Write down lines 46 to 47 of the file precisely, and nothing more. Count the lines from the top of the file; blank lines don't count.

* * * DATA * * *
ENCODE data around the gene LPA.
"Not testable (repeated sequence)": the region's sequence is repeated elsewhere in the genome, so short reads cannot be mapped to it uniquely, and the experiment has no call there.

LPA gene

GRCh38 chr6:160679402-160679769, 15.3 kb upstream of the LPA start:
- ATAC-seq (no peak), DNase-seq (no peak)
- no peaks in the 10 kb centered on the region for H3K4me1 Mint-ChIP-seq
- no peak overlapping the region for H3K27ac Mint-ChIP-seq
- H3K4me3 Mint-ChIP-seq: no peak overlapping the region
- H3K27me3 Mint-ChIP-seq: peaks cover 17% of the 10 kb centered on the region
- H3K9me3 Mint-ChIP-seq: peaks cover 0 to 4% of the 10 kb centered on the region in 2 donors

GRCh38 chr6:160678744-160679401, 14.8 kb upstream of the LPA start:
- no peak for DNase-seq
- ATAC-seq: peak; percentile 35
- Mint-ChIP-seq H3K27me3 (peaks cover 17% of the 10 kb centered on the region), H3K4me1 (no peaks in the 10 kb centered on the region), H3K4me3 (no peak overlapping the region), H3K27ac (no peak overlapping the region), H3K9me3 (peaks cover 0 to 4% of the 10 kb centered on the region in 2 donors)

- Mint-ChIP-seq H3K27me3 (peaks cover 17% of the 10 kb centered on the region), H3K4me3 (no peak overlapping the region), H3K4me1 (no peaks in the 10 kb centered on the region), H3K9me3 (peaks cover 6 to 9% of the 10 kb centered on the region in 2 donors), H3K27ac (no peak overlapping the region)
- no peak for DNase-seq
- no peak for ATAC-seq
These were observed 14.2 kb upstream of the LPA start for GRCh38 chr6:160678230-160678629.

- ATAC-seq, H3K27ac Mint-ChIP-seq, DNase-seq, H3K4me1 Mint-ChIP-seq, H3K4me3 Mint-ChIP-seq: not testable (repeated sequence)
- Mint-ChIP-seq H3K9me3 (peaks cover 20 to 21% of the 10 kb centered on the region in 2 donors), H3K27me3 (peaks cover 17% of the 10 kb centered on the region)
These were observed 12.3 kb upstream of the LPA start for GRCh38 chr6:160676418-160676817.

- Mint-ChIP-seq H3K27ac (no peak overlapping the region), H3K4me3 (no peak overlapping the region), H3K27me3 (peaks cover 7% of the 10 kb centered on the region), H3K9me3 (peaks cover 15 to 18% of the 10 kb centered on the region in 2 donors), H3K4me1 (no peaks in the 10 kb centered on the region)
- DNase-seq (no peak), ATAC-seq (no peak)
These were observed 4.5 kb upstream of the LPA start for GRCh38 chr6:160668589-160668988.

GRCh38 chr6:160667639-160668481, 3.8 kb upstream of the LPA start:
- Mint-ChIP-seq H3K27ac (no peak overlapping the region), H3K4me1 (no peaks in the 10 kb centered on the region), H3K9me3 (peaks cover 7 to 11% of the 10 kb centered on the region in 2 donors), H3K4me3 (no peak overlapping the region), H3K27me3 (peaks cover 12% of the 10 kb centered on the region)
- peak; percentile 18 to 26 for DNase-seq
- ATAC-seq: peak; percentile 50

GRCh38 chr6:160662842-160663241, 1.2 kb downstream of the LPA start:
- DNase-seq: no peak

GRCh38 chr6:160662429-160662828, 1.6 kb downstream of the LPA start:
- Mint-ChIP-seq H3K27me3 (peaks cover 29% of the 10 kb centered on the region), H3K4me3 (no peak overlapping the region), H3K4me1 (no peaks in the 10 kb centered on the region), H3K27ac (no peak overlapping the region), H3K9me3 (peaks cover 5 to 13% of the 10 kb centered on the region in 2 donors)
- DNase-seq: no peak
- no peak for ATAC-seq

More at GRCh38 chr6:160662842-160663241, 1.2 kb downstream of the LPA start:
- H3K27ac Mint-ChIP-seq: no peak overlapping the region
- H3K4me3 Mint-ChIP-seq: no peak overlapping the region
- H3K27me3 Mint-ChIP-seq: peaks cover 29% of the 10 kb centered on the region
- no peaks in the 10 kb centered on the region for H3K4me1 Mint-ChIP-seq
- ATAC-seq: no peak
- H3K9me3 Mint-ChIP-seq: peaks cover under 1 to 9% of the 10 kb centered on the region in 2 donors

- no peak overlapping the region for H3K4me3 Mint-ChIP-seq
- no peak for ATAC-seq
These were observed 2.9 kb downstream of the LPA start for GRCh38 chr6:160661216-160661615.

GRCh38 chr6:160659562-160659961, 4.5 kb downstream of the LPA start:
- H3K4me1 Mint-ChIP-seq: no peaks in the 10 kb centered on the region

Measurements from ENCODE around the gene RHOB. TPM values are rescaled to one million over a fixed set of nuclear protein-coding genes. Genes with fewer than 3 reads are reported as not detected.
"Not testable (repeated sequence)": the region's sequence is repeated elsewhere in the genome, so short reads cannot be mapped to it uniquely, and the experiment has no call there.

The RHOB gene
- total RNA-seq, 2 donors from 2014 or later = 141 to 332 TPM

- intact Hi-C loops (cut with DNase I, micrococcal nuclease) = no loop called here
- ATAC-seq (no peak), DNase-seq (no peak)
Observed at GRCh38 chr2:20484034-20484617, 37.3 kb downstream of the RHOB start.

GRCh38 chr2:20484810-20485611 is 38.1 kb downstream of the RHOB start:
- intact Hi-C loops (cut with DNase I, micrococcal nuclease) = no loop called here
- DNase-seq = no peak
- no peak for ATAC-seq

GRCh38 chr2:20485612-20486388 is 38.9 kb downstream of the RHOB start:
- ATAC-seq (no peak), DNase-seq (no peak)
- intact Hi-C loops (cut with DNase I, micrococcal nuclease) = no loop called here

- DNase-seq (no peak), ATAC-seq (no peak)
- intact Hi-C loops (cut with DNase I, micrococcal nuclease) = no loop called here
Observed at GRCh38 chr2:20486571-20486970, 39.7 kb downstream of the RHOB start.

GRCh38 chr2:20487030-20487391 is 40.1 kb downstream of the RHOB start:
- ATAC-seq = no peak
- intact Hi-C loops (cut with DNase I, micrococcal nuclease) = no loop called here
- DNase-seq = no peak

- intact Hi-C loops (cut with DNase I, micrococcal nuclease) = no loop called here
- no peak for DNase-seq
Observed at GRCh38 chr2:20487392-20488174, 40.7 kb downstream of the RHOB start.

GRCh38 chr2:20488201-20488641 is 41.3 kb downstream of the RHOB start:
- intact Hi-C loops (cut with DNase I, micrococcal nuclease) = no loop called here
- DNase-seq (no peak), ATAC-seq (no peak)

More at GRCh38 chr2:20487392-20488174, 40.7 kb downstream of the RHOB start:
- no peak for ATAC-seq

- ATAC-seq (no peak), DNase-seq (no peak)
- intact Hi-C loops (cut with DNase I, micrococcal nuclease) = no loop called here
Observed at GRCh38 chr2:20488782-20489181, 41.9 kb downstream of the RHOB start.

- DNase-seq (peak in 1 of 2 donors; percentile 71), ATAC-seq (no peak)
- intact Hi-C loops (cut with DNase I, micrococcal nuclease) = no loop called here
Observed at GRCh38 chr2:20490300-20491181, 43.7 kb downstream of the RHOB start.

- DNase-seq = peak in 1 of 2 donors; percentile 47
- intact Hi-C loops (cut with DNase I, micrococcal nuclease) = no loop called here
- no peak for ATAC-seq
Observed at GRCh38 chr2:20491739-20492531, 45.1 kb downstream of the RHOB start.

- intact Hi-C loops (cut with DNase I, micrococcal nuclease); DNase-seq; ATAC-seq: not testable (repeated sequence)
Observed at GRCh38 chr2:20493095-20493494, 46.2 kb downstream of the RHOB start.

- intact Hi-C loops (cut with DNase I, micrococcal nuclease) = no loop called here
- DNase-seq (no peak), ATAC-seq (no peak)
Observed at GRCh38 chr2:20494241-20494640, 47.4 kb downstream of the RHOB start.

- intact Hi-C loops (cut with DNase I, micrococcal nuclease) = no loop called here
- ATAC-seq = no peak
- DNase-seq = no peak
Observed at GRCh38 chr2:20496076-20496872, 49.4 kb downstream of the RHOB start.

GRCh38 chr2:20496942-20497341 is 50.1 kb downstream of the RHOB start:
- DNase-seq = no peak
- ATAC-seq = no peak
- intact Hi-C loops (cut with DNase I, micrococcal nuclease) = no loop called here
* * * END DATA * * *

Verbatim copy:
- H3K4me1 Mint-ChIP-seq: no peaks in the 10 kb centered on the region

Measurements from ENCODE around the gene RHOB. TPM values are rescaled to one million over a fixed set of nuclear protein-coding genes. Genes with fewer than 3 reads are reported as not detected.